Don’t do it. Don’t hang out with people just because you need company. Always choose yourself first over making others comfortable. It is important to care about people, but not to the detriment of what you want, what you need, and most importantly, what you deserve.
Don’t hang out with people just because you need company. Always choose yourself first over making others comfortable.
I’ve observed other international students, and how many are prone to falling into relationships, romantic or platonic, for the sake of companionship and to combat loneliness. At best, these relationships eventually fall apart and you move on with no real consequence. The worst is when these relationships become unhealthy or toxic. These types of relationships have a varying level of toxicity, but it can be as simple as a friendship that is draining on the part of one person to an emotionally/financially/physically abusive relationship.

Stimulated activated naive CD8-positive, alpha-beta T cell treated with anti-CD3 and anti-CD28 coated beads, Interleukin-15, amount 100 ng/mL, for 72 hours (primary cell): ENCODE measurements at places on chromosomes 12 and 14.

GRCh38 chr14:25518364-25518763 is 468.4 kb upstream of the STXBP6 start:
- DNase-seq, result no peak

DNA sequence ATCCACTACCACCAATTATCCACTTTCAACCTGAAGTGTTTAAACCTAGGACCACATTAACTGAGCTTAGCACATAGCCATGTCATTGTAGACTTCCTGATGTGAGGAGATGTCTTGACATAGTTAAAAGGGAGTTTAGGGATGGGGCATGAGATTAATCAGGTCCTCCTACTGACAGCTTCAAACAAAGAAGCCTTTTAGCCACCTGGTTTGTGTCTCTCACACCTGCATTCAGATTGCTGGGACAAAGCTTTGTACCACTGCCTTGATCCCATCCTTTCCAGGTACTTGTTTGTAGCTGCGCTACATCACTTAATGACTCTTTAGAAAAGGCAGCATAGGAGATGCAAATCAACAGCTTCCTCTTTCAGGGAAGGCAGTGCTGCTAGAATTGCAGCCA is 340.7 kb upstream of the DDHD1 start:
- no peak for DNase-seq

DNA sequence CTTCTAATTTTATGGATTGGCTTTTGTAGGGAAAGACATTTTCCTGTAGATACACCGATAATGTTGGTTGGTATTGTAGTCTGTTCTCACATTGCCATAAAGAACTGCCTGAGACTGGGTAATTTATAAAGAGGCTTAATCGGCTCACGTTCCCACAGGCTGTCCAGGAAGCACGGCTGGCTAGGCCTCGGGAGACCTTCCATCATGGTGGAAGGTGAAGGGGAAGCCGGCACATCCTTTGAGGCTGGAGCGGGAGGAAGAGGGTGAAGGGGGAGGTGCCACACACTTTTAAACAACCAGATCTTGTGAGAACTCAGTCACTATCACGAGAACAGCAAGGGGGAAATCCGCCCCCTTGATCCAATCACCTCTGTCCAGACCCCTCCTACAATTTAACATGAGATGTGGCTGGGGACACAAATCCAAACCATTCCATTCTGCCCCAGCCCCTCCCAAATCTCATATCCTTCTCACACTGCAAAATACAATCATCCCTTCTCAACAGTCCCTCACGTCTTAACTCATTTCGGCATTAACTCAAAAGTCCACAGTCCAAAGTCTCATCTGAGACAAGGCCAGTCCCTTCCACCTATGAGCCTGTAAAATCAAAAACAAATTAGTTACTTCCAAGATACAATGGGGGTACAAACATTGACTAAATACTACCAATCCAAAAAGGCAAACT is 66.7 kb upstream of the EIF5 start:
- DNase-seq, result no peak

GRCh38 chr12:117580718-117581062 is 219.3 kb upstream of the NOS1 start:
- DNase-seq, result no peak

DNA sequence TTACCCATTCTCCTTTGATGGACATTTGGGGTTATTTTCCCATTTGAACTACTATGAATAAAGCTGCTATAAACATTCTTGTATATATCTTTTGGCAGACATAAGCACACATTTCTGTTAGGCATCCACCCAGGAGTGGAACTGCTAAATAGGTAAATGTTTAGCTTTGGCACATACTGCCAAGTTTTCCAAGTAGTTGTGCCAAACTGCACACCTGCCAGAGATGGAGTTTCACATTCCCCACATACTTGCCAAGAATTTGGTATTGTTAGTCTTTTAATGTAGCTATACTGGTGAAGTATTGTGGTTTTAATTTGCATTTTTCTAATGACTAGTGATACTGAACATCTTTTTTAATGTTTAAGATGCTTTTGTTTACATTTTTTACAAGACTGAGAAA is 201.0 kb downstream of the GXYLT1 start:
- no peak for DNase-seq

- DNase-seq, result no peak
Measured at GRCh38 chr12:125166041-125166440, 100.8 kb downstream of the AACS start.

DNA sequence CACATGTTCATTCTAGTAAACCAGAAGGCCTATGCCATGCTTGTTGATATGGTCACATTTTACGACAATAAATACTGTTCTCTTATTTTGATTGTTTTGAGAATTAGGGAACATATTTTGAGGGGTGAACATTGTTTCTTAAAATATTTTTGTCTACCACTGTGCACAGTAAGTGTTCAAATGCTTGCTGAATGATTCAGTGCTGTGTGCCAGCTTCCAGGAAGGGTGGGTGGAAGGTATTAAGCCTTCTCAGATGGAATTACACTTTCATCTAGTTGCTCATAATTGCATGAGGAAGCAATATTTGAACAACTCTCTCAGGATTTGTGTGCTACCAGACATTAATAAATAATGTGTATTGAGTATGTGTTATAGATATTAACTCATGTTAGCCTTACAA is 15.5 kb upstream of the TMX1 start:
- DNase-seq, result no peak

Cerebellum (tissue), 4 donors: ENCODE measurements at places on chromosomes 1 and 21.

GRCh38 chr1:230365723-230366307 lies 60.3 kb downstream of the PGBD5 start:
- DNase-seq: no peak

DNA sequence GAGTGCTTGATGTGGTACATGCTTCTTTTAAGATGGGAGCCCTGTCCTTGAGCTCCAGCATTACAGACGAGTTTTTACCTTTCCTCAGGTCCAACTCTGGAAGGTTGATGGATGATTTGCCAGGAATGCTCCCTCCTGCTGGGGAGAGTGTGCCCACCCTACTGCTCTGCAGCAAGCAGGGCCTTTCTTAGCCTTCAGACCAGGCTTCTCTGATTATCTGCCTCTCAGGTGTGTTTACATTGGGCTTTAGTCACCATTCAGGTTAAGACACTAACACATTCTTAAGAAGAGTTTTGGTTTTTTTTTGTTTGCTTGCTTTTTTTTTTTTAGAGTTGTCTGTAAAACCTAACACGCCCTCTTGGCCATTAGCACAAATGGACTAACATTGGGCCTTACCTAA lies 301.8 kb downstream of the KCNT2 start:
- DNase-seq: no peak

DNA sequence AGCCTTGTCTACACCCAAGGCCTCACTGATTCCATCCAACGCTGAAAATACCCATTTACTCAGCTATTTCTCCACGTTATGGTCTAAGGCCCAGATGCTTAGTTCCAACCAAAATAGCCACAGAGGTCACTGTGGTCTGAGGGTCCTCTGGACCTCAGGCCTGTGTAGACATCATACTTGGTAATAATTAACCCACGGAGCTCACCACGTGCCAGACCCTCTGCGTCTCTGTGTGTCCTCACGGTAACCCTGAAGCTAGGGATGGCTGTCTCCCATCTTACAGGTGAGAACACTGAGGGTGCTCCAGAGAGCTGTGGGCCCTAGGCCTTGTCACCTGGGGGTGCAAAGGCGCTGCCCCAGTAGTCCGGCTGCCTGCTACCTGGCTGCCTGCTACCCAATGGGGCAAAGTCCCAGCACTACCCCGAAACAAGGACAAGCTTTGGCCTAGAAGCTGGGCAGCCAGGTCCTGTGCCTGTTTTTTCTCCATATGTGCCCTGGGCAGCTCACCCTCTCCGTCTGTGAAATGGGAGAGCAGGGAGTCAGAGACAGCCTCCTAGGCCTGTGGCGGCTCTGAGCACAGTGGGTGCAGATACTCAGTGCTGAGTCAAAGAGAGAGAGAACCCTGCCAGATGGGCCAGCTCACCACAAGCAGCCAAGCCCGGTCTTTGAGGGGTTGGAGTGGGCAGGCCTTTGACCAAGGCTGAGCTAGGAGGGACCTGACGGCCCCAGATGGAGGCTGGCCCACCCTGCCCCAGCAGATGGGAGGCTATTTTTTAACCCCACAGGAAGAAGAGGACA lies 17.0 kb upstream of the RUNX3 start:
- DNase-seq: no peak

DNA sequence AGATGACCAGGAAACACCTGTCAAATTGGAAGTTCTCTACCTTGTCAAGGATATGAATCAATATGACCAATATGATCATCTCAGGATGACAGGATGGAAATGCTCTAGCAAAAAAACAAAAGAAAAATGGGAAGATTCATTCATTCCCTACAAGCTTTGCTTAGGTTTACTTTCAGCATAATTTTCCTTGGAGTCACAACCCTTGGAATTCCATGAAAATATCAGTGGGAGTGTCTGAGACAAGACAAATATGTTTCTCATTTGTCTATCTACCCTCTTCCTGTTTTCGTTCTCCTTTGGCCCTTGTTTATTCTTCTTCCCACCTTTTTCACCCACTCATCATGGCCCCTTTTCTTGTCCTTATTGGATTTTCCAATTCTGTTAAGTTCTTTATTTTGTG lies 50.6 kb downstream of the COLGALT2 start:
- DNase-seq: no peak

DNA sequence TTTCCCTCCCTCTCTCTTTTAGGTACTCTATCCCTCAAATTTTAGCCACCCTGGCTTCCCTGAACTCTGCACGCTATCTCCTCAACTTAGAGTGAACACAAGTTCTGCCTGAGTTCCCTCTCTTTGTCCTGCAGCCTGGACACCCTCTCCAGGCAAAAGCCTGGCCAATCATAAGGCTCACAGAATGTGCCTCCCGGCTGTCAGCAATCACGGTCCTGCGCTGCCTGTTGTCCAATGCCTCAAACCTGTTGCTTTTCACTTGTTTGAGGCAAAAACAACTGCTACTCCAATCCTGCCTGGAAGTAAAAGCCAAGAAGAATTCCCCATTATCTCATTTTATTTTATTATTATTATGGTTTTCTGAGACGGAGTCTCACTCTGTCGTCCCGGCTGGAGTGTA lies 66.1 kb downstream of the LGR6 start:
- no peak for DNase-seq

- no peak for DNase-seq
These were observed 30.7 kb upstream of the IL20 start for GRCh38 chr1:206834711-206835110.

The signs when a relationship becomes one can be subtle: from a partner being possessive, to the other party seeing their friends less and less, to the control of spending habits. They are subtle because the person being abused often doesn’t see it as such: the isolation of someone in a relationship from their friends because they don’t want to make their partner “jealous” is not healthy behaviour at all and is often the first red flag of a toxic relationship.
Friendships can also be unhealthy when one person takes advantage of the other: it can be as simple as financially mooching off someone, but it can also be a friend who always ends up tearing down your self-esteem instead of supporting you. And again, the signs of an unhealthy friendship can be very subtle as well.